The two lines suffered different fate after their destruction.

The whole railway from Umbertide to Terni had been damaged. The first section put back into operation was the southern one to connect Perugia with Terni and only later work was resumed for the northern section, that is from Perugia to Umbertide. However, the latter reopened quite early, in 1948, and once again fulfilled its important liaison function. 

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IMG_5054.JPG

What remains of the railway line in the section between Gubbio and  Umbertide.

There are two tunnels under the current route of the Statale: proceeding from Umbertide in the direction of Gubbio, immediately after the town of Camporeggiano, the first one you meet is on the orographic right of the Assino, then  crossing the river on the pipeline bridge  you meet the second on the orographic left.

Photos and information:  Eugenio Baldinelli lawyer

In addition to the workers in the workshop, the people of Umbria also boasted a high rate of employment among the traveling staff and train drivers. The railway therefore represented an important and quality source of employment in the local context, with about 150 employees.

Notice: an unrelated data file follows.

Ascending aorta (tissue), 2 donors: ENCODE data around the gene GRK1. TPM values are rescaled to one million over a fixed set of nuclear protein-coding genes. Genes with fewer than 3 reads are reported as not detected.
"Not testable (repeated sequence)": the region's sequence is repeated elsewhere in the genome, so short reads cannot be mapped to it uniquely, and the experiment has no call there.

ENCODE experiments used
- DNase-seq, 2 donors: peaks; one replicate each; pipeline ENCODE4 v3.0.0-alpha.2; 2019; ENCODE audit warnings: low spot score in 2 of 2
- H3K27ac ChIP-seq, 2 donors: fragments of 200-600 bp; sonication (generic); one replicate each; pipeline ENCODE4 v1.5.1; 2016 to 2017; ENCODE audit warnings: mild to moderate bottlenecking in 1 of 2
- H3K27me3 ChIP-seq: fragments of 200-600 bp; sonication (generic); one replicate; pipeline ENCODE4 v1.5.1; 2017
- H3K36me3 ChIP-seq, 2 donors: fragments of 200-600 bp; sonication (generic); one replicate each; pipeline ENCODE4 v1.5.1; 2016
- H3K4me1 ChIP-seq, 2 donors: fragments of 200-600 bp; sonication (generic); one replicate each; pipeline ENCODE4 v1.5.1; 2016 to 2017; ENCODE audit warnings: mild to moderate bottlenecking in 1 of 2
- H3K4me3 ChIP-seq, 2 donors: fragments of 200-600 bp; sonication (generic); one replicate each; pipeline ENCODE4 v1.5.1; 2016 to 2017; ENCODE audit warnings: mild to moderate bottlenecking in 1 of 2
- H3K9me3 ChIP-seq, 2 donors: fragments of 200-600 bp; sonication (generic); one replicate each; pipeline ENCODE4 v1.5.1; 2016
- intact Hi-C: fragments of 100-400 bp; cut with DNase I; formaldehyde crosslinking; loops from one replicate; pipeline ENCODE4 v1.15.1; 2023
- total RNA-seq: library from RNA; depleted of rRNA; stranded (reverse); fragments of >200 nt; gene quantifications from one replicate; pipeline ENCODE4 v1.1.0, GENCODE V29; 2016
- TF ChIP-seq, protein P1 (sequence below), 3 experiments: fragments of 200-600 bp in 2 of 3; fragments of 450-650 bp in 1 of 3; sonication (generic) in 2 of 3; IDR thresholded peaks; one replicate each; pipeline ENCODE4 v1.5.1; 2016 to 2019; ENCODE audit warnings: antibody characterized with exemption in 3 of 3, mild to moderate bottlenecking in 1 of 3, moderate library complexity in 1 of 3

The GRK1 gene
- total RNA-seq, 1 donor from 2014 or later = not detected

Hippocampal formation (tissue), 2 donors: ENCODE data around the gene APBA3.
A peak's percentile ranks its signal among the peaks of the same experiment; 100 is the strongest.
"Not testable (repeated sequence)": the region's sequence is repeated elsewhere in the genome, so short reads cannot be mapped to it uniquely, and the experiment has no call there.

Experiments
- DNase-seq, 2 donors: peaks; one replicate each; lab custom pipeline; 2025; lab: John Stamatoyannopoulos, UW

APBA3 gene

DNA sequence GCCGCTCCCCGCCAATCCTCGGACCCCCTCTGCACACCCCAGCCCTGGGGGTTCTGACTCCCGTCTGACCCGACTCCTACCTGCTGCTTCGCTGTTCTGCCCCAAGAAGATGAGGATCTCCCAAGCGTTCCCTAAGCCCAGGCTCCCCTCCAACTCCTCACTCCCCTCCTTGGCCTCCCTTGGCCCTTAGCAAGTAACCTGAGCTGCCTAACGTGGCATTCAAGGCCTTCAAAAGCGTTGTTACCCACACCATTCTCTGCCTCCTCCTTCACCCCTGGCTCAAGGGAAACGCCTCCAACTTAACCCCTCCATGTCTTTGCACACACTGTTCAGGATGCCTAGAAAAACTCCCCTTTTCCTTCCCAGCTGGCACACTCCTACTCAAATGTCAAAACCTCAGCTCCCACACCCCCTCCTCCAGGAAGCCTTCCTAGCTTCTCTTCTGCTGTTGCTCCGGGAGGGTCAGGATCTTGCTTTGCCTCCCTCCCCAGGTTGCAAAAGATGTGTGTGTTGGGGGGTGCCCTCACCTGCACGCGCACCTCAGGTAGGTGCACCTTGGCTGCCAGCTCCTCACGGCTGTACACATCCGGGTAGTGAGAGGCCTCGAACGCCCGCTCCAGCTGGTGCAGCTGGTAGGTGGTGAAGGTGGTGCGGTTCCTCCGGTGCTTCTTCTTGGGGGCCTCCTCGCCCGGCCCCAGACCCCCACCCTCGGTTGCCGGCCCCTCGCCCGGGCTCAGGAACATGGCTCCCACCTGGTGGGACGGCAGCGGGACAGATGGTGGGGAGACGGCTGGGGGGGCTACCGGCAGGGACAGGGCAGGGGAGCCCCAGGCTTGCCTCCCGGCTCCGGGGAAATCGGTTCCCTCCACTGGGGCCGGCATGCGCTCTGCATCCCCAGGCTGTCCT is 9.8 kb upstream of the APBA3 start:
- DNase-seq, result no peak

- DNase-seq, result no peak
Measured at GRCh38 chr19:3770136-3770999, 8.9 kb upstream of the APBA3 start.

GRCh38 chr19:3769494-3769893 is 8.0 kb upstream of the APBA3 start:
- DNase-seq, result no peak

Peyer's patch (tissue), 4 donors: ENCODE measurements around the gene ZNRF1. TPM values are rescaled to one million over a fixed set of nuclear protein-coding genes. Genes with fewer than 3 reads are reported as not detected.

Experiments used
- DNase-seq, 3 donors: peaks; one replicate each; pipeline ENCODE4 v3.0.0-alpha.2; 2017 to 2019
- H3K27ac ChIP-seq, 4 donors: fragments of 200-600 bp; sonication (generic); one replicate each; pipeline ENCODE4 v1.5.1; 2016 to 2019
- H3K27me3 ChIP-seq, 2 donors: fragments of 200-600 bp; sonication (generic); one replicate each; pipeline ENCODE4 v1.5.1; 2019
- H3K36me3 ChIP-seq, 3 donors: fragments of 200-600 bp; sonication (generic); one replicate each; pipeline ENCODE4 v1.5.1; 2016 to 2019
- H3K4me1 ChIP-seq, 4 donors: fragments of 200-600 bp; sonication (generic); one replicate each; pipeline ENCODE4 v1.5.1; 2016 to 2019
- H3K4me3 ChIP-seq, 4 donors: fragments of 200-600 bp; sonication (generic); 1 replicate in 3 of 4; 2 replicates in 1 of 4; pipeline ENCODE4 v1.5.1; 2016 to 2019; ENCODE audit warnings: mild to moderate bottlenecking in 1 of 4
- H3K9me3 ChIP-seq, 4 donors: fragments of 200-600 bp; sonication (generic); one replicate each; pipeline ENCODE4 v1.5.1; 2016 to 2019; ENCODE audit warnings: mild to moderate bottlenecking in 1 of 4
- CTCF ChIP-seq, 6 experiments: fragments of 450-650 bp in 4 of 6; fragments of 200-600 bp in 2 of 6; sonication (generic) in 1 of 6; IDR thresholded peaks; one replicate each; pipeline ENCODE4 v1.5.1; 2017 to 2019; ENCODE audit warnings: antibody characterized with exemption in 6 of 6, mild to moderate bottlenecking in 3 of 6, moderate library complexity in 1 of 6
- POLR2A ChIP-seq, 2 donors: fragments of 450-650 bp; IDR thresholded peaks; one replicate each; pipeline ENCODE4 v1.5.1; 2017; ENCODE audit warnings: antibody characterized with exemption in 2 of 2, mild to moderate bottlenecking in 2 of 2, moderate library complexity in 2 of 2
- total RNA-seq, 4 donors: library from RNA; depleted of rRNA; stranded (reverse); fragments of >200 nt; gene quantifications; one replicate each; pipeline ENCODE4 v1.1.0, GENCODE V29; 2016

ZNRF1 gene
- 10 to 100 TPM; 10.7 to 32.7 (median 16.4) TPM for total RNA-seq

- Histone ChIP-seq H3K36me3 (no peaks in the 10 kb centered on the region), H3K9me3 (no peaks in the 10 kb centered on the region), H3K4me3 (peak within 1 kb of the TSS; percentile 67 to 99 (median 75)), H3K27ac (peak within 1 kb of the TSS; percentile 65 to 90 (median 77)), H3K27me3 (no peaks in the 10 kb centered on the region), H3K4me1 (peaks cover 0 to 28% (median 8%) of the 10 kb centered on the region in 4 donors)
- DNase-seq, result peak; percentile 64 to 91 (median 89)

The railway also had two dormitories at the terminus of Sansepolcro and Temi for the  traveling personnel, in operation since the nineties. It played an undoubtedly modern factor in an area which, isolated from the motorway network, was unable to escape from its isolation even when a late construction of the E7 motorway was prepared.

The company that took care of the railways was the FAC until the war period, after the war the  "MUA",  then it was replaced by the "FCU", then by "BUS Italia" and now it has passed to the "Rete Ferroviaria Italiana". Today the railway network is fully back in operation after the problems on the line of the last decade.

In a difficult period, many came to hypothesize the possible disposal of part of the railway structure. A young architect from Umbertide, Alessandro Venturelli, worked on his degree thesis on the possible reuse of the railway workshops  with internal technical tables at the time that it was feared for  its disposal:  City Market Museum of Umbertide. Restoration and reuse of an abandoned railway area ", academic year 2012/13at the Faculty of Architecture of the University of Florence.

The link refers to the thesis page. The image allows you to access the thesis with the tables that Alessandro has made available.

https://www.umbertidestoria.net/tesi-di-laurea

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Sources:

- Simona Bellucci: Umbertide in the 20th century 1943-2000, Nuova Prhomos, 2018.

-  https://www.trenidicarta.it/aperture.html

- Umbria-Apennine Railway Photos and information - Avv.  Eugenio Baldinelli

- Photo: historical photos of Umbertide from the web and from various private archives  to which  we applied the " umbertidestoria " watermark  in this way we try to avoid that the further disclosure on our part favors purposes not consonant with our intentions exclusively  social and cultural.